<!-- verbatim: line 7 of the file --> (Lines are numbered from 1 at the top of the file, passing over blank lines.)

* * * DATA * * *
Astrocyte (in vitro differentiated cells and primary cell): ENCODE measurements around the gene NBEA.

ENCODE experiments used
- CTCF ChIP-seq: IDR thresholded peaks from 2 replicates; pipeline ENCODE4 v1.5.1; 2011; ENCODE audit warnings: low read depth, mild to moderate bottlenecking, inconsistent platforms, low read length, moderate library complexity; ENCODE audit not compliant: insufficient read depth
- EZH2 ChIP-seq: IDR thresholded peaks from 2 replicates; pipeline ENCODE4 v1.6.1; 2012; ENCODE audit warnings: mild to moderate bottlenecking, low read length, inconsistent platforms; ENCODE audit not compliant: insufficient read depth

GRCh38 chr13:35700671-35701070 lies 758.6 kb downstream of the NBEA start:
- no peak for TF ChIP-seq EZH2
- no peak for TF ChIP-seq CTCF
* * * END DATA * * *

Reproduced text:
- no peak for TF ChIP-seq CTCF